Songs of Love, Death, and Trains captures a day like today perfectly. It may have been out since last year, but it’s definitely worth your attention right now. - Matt Driscoll

"Boise Weekly - Album Review"

David Bavas: Songs of Love, Death, and Trains

Where do emerging singer-songwriters come from? In the case of David Bavas, the answer is from the Appalachian foothills by way of Seattle.

Bavas's latest CD is his second. And though I missed his self-titled debut in 2005, after hearing Songs of Love, Death, and Trains, I can assure you that you don't want to miss this one.

This CD has 10 tunes; nine that Bavas wrote and one Townes Van Zandt classic. Bavas' cover of "No Lonesome Tune" is a great introduction the Seattle-based singer. It's rare to hear an emerging artist do a rendition of a song that surpasses the original, but Bavas did it.

That track definitely got my attention. Bavas has an expressive voice, a collection of eclectic styles and uses an array of instrumentation. However, that's still just the tip of the iceberg. The weightier element is his songwriting, the constant that ties it all together.

Some of his songs tell dark stories, and like Hank Williams Sr., the tunes on Songs of Love, Death, and Trains are tinged with tears.

The CD opens with "All the Trains," a song of hard luck and heartbreak backed by a plaintive pedal steel.

All the songs on the CD have a timeless quality. They could just as easily have been sung by Woody Guthrie, Jimmy Rogers, Hank Williams Sr. or Johnny Cash. But even though those master storytellers may be gone, Bavas is still singing their songs ... songs of love, death and trains.
- Curt Nichols

"Americana UK - Dark, disturbing but unmissable 8 out of 10"

Dark, disturbing but unmissable 8 out of 10

Singer-songwriter David Bavas could be singing a set of the most optimistic songs ever written, they could tell of God being in his heaven and all’s right with the world and it wouldn’t matter a jot.

Bavas, originally from the foothills of the Appalachian mountains, has been given the kind of inky black voice that drags you into the bottomless pit of his songs. There’s no escape and something he’ll have to live with.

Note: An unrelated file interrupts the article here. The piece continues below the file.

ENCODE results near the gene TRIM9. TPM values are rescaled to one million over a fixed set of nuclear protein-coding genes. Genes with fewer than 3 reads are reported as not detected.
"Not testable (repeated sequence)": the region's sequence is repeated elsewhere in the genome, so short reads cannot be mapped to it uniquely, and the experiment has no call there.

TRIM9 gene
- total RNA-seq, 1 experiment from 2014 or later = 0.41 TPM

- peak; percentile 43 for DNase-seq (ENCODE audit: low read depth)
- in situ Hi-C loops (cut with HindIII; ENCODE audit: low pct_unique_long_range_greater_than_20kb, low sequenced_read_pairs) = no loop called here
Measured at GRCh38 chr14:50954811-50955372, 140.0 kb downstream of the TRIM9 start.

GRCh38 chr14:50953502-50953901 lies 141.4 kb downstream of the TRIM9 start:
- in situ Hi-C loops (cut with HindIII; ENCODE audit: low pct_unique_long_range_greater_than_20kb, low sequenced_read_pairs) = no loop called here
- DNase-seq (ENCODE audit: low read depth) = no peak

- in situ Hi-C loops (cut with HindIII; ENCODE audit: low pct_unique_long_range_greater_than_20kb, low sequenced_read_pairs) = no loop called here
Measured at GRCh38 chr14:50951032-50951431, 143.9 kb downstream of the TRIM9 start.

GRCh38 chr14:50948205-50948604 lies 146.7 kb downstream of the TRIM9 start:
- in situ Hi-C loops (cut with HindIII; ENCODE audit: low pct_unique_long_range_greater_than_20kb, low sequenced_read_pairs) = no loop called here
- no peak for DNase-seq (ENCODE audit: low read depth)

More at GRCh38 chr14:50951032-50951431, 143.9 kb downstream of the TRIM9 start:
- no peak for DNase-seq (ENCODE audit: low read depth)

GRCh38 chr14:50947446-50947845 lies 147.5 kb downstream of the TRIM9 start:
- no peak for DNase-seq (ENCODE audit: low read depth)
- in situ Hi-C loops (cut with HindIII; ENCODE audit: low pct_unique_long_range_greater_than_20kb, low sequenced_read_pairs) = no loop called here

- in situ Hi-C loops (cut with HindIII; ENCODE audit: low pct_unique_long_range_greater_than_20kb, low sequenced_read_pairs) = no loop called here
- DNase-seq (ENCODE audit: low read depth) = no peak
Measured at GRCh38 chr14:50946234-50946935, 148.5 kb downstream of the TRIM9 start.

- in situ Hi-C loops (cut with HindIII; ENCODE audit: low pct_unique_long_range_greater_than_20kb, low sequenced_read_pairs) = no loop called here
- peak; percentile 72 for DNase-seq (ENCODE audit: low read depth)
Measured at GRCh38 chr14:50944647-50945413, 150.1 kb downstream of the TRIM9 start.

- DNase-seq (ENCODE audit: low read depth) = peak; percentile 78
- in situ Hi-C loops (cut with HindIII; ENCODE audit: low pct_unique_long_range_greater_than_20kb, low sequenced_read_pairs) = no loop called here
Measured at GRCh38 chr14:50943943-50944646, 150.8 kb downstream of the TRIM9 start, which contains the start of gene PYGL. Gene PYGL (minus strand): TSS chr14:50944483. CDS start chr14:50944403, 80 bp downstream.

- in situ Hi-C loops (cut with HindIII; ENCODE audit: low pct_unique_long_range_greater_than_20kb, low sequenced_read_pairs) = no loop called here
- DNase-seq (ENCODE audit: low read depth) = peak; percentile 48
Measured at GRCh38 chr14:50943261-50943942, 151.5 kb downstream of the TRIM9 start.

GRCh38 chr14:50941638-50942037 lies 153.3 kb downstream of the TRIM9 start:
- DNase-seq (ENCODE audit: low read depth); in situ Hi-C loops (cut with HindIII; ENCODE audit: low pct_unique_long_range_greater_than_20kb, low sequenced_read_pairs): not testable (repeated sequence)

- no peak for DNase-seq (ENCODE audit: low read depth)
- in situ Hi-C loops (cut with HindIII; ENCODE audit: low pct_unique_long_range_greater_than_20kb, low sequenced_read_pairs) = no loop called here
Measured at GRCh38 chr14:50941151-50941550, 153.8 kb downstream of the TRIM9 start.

But it’s the dark richness of that voice that makes him an interesting and original artist and it’s that voice which makes the accurately descriptive Songs of Love, Death and Trains such a wonderfully uncomfortable but unmissable experience.

It’s really easy to hear why he has been compared to the likes of Tom Waits. Although he is slightly less craggy (who isn’t?) the same black cloud hangs over Bavas’s lyrics as hangs over Waits.

Admittedly Songs of Love, Death and Trains is an album that requires a bit of work, not by Bavas but by the listener, If The World is perhaps the most accessible song on the album it still needs to be approached with care. The song is also the closest that Bavas comes to a recognizable ballad but it has to be admitted the term is used loosely, nothing Bavas does comes that close to anything really. The sheer intensity does sometimes render his music a touch impenetrable but any effort is rewarded tenfold.

The base of the album is certainly the kind of grass roots, country that Bavas would hear in his childhood with Raindrops, Cigarettes and Bourbon drawing most heavily on the past but it is just a base, this is a man who ploughs his own furrow.

Whether it’s the delivery or just the songs, the album has a definite poetic feel, as Bavas recounts his Lonesome Tune and Willow Tree you get the feeling they’d be just as good without music.